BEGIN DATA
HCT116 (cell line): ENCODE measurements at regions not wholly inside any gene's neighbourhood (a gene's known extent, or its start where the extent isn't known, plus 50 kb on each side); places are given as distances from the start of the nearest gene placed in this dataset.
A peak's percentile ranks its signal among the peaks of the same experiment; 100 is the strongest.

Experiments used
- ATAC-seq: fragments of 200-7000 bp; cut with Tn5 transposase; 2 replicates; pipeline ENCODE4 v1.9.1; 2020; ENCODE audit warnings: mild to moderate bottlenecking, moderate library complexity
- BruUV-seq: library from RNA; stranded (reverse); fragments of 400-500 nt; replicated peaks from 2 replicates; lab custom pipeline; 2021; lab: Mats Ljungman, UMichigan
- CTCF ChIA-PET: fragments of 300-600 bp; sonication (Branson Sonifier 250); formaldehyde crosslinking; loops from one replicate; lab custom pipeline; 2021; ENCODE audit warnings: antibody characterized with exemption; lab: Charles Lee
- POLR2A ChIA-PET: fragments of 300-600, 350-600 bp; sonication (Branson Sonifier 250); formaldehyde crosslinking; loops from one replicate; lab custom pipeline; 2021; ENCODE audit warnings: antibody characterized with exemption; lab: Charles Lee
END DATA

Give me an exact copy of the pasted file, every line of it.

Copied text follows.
HCT116 (cell line): ENCODE measurements at regions not wholly inside any gene's neighbourhood (a gene's known extent, or its start where the extent isn't known, plus 50 kb on each side); places are given as distances from the start of the nearest gene placed in this dataset.
A peak's percentile ranks its signal among the peaks of the same experiment; 100 is the strongest.

Experiments used
- ATAC-seq: fragments of 200-7000 bp; cut with Tn5 transposase; 2 replicates; pipeline ENCODE4 v1.9.1; 2020; ENCODE audit warnings: mild to moderate bottlenecking, moderate library complexity
- BruUV-seq: library from RNA; stranded (reverse); fragments of 400-500 nt; replicated peaks from 2 replicates; lab custom pipeline; 2021; lab: Mats Ljungman, UMichigan
- CTCF ChIA-PET: fragments of 300-600 bp; sonication (Branson Sonifier 250); formaldehyde crosslinking; loops from one replicate; lab custom pipeline; 2021; ENCODE audit warnings: antibody characterized with exemption; lab: Charles Lee
- POLR2A ChIA-PET: fragments of 300-600, 350-600 bp; sonication (Branson Sonifier 250); formaldehyde crosslinking; loops from one replicate; lab custom pipeline; 2021; ENCODE audit warnings: antibody characterized with exemption; lab: Charles Lee